Wednesday, January 31, 2018

Don't call it a blood moon. Or Supermoon. Or Blue moon

See 1st super blue blood moon in 35 years with NASA Live

From Wired by Matt Simon

On Wesnesday, Humanity will be treated to a celestial trifecta: A supermoon (meaning it’s relatively close to Earth), but also simultaneously a blood moon (it’ll be orange or red), but also simultaneously a blue moon (the second full moon in one calendar month) will pass in the shadow of Earth, for a total lunar eclipse.
It’s going to be righteous.

But supermoon? Blue moon? Blood moon?
Yeah, let’s go ahead and pump the brakes on those terms, because the first was created by an astrologer, the second is highly subjective, and the third was only recently popularized by this-must-be-prophecy types.

First, some basics on the grand astronomical event.
A total lunar eclipse is, of course, when the moon passes through the shadow of the Earth.
But the Earth doesn’t actually cast one super-delineated shadow.
There are two components: the penumbra and umbra.

“The reason there are these two portions of the Earth's shadow, umbra and penumbra, is because the sun is not a single small point, it's got this big disk,” says Noah Petro, a research scientist at NASA’s Goddard Space Flight Center.
So the penumbra is more a partial shadow, caused by a portion of the sun being blocked by the Earth.

image : NASA

You can see that light sneaking through in the penumbra.
If you glimpse the moon when it’s there, it still won’t have the reddish or orangish or brownish hue it takes on during the so-called blood moon.
“Only once it passes completely into the Earth's umbra does it turn that red color, and the reason for that is because it's very, very dim,” says Petro.
“So just having any part of the moon illuminated by sunlight during an eclipse, washes out that red color that you would eventually see when it's in totality.”

That bizarre color comes from Earth itself.
As sunlight passes through our atmosphere, it interacts with particles like dust, scattering certain colors.
Specifically, blue, which has a shorter wavelength.
Red and orange with their longer wavelengths will pass right through.

It's nearly impossible to compare the apparent size of the supermoon with a micromoon from memory, but when seen side-by-side as in this graphic, it becomes clear.

Think about the different kinds of light you see here on Earth.
We get blue skies during the day because when sunlight hits us head on, the blue light scatters toward us.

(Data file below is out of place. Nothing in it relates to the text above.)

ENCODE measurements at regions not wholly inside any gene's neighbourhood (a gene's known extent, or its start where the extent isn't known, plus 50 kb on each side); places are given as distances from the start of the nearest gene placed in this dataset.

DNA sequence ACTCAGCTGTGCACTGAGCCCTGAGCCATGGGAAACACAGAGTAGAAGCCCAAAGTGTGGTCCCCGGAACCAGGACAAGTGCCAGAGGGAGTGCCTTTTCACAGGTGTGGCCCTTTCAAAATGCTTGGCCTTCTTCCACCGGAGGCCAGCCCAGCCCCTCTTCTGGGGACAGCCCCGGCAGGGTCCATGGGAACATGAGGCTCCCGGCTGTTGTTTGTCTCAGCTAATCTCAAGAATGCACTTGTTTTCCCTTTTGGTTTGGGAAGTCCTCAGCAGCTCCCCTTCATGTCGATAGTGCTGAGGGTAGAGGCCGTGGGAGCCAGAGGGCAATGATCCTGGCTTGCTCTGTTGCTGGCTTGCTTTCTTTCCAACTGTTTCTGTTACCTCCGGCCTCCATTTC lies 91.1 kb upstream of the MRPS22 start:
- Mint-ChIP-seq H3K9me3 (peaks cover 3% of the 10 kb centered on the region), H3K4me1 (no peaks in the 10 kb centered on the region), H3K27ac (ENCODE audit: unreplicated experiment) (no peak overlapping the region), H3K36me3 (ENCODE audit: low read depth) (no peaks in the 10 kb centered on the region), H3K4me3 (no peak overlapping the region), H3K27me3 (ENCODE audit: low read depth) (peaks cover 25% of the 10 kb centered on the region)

“When we have a sunset, the sunlight is going through a thicker portion of the Earth's atmosphere, and so more of the blue light is scattered away,” says Petro.
Thus the reds and oranges of a particularly magnificent sunset.

Nicknamed "blood moon," some ancient cultures regarded a total lunar eclipse as an ominous event. Today, this celestial phenomenon generates excitement and wonder.
Unlike a solar eclipse, which may require travel to see, total lunar eclipses can often be observed from the entire nighttime-half of the Earth.
Learn what causes a lunar eclipse and how it gains its crimson coloring.

So we’re going to have ourselves a “blood” moon.
But … hold on.
“I think the term more recently, really in the last decade or so, has become popular by these religious zealots that keep proposing that it's the end of time and this lunar eclipse is going to be the last one,” says Fred Espenak, scientist emeritus, also of NASA’s Goddard Space Flight Center.
Indeed, take a look at the Google Trends of “blood moon” below.
“The term has been around for centuries, but in obscure texts,” Espenak adds.
“Even the Bible says something about a blood moon.
But that's open for interpretation exactly what that means.” It could have been a lunar eclipse, sure, or some kind of phenomenon that turned the moon red.
Forest fires, for instance, or a volcanic eruption that burped particulates into the atmosphere.

A lunar eclipse, super moon and blue moon are about to happen at once.
Here's what you need to know. 

The recent emergence of the term probably came from the book Four Blood Moons: Something Is About to Change by the pastor John Hagee, according to Bruce McClure and Deborah Byrd over at EarthSky.
Reads the book’s blurb: “Just as in biblical times, God is controlling the sun, the moon, and the stars to send our generation a signal that something big is about to happen.”

2x full moon during this month and also in March

Well, no, not really.
The big thing that’s about to happen is a magnificent total lunar eclipse.
“I think using these terms like ‘blood moon’ just obfuscates exactly what is going on, and it just perpetuates some of the superstitions surrounding this sort of stuff,” says Espenak.

What is a supermoon?
Find out what makes the moon appear extra big and bright, how it effects the tides,
and how the phenomenon got its name.

Speaking of superstitions, the next part of the celestial trifecta, the supermoon, is kinda problematic as well.
“The history of the ‘supermoon’ is not of astronomy,” says Petro.
“The first person to define a supermoon was an astrologer, and of course that gives us heartburn.” Specifically, an astrologer named Richard Nollelle, who claimed that the supermoon could impact the weather.
Which, no.

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